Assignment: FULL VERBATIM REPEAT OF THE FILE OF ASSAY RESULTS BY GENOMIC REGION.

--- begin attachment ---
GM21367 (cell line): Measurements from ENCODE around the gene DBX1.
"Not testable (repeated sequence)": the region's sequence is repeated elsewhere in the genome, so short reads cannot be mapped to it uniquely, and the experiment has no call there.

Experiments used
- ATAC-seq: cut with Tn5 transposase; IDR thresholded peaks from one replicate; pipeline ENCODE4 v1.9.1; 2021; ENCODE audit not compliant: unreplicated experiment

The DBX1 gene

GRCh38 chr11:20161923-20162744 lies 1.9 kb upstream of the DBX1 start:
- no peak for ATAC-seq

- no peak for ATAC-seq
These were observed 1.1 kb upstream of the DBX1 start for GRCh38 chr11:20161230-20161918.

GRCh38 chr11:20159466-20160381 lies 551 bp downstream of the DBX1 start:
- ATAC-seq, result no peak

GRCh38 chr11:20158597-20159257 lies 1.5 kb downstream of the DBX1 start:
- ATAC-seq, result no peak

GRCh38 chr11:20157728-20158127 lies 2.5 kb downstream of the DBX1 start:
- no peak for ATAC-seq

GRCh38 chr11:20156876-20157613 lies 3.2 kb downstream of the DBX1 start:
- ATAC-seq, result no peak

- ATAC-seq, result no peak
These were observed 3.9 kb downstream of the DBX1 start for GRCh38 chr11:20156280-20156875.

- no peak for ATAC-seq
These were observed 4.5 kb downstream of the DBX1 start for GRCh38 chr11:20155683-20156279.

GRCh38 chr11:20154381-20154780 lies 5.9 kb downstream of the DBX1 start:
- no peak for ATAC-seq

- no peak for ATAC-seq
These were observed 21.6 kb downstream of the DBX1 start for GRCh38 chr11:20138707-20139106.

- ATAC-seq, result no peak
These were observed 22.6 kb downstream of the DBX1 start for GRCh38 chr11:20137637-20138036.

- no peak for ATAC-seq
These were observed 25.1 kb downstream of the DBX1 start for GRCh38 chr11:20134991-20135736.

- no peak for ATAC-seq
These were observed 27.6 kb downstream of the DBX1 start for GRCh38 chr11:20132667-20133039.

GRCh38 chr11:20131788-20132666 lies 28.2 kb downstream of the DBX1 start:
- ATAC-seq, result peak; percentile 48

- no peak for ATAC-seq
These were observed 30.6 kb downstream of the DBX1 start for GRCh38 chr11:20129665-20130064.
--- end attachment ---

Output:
GM21367 (cell line): Measurements from ENCODE around the gene DBX1.
"Not testable (repeated sequence)": the region's sequence is repeated elsewhere in the genome, so short reads cannot be mapped to it uniquely, and the experiment has no call there.

Experiments used
- ATAC-seq: cut with Tn5 transposase; IDR thresholded peaks from one replicate; pipeline ENCODE4 v1.9.1; 2021; ENCODE audit not compliant: unreplicated experiment

The DBX1 gene

GRCh38 chr11:20161923-20162744 lies 1.9 kb upstream of the DBX1 start:
- no peak for ATAC-seq

- no peak for ATAC-seq
These were observed 1.1 kb upstream of the DBX1 start for GRCh38 chr11:20161230-20161918.

GRCh38 chr11:20159466-20160381 lies 551 bp downstream of the DBX1 start:
- ATAC-seq, result no peak

GRCh38 chr11:20158597-20159257 lies 1.5 kb downstream of the DBX1 start:
- ATAC-seq, result no peak

GRCh38 chr11:20157728-20158127 lies 2.5 kb downstream of the DBX1 start:
- no peak for ATAC-seq

GRCh38 chr11:20156876-20157613 lies 3.2 kb downstream of the DBX1 start:
- ATAC-seq, result no peak

- ATAC-seq, result no peak
These were observed 3.9 kb downstream of the DBX1 start for GRCh38 chr11:20156280-20156875.

- no peak for ATAC-seq
These were observed 4.5 kb downstream of the DBX1 start for GRCh38 chr11:20155683-20156279.

GRCh38 chr11:20154381-20154780 lies 5.9 kb downstream of the DBX1 start:
- no peak for ATAC-seq

- no peak for ATAC-seq
These were observed 21.6 kb downstream of the DBX1 start for GRCh38 chr11:20138707-20139106.

- ATAC-seq, result no peak
These were observed 22.6 kb downstream of the DBX1 start for GRCh38 chr11:20137637-20138036.

- no peak for ATAC-seq
These were observed 25.1 kb downstream of the DBX1 start for GRCh38 chr11:20134991-20135736.

- no peak for ATAC-seq
These were observed 27.6 kb downstream of the DBX1 start for GRCh38 chr11:20132667-20133039.

GRCh38 chr11:20131788-20132666 lies 28.2 kb downstream of the DBX1 start:
- ATAC-seq, result peak; percentile 48

- no peak for ATAC-seq
These were observed 30.6 kb downstream of the DBX1 start for GRCh38 chr11:20129665-20130064.